Fraud is on the rise, especially during times of economic crisis. And what’s worse, as your age increases, so does your risk of becoming a victim.
According to the Federal Trade Commission, the top three categories of fraud to be on the lookout for based on 2019 data are impostor scams, telephone and mobile services, and online shopping – representing a combined financial loss of $833 million.
So, if you’ve become a victim of fraud, what should you do?
For phone scams, report to the Federal Trade Commission.
If you receive an unsolicited email claiming to be from the IRS, contact the IRS at firstname.lastname@example.org.
If you receive a call from someone pretending to be a representative of the IRS, report to the Treasury Inspector General for Tax Administration by calling 1-800-366-4484.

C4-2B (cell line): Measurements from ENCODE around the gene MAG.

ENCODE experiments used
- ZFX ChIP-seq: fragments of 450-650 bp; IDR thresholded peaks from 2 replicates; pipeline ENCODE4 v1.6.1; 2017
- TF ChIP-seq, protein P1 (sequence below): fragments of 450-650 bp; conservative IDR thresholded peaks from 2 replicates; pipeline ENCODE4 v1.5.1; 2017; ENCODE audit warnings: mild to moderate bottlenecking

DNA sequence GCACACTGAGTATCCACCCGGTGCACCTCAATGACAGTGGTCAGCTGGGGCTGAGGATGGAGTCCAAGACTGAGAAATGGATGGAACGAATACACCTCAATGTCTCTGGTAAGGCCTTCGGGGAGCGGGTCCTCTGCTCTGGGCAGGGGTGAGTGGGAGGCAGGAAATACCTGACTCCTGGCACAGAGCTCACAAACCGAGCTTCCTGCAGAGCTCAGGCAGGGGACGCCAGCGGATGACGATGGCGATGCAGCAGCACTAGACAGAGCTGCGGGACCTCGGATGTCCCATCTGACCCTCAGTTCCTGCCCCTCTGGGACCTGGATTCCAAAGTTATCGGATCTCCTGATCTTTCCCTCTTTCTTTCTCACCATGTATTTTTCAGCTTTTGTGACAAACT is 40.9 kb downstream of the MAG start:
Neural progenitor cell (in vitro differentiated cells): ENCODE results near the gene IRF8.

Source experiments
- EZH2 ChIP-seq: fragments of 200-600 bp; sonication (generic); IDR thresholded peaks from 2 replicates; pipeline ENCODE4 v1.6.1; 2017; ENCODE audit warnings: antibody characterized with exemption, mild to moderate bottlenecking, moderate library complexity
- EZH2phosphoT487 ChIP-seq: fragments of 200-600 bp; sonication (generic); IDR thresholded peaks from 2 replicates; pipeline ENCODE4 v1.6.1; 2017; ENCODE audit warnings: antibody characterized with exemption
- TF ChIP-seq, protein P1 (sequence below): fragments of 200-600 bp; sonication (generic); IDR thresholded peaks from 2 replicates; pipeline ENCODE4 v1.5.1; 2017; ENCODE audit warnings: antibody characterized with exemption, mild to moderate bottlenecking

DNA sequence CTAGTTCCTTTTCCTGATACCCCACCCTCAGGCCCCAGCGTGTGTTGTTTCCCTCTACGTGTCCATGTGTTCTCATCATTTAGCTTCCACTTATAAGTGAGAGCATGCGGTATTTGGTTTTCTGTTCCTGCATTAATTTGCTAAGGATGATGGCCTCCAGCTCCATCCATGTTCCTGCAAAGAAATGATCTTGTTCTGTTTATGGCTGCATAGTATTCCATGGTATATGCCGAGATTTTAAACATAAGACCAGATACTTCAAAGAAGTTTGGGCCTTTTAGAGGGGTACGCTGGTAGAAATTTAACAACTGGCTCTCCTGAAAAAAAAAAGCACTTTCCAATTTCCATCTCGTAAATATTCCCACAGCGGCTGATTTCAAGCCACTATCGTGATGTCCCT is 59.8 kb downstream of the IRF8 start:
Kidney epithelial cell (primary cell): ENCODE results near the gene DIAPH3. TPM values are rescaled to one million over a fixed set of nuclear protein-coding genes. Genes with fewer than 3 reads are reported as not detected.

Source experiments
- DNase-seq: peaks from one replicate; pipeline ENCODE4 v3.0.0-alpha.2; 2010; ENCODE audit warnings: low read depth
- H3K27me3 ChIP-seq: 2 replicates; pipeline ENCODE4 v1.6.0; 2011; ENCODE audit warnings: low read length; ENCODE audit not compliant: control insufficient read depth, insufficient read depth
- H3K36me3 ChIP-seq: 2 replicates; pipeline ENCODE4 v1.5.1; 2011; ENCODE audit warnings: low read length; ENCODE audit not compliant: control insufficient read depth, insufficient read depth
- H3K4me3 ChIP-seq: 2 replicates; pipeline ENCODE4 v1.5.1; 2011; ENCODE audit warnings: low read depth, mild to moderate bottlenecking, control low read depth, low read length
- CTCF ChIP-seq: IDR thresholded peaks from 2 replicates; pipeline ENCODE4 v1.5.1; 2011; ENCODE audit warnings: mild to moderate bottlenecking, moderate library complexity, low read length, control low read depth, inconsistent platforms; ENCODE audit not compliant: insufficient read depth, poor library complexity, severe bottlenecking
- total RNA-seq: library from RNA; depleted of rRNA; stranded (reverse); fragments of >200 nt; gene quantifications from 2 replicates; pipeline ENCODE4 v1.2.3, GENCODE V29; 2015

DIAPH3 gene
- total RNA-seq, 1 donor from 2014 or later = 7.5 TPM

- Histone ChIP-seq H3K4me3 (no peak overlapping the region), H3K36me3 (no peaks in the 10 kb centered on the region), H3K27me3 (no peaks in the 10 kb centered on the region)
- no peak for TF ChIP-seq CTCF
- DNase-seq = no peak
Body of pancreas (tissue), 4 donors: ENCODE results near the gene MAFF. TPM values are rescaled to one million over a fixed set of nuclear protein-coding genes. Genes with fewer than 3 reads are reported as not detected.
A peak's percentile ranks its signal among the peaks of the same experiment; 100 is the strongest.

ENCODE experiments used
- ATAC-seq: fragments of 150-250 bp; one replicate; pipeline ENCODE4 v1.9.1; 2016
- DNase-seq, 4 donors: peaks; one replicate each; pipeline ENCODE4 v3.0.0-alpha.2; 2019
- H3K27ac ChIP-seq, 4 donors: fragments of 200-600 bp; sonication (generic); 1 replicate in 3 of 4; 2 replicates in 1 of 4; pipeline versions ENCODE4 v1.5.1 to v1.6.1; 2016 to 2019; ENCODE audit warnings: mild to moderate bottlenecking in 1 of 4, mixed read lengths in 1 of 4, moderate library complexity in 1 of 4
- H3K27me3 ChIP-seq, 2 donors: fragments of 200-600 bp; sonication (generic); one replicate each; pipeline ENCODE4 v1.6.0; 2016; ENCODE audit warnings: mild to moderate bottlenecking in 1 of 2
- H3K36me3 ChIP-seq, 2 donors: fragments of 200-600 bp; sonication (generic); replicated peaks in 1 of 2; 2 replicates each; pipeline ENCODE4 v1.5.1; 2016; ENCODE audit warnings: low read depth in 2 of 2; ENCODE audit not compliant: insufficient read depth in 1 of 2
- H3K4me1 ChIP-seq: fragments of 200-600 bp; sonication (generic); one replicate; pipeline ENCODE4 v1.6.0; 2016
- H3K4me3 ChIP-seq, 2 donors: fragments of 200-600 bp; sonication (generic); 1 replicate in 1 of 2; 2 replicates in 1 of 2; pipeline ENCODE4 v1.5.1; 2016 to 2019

Call you bank and credit cards companies to make sure they are alerted of any fraud on your accounts, especially your checking and savings accounts. Typically, report suspicious activity via online banking.
Change all your passwords.
Place a fraud alert with the FTC. This may help ID thieves from opening accounts in your name.
You can freeze your credit so that no one can take out loans under your name. You’ll need to contact each of the credit reporting bureaus to freeze your credit.
These are all best practices for after fraud has occurred, but putting measures in place to prevent it in the first place is an even better idea.
As we often remind our clients, prevention costs less than correction.
THE BOTTOM LINE:
Knowing you’ve become a victim of fraud can bring up a lot of emotions. But by having a plan of action, you can keep a clear head and do your best to make sure any damage is minimized.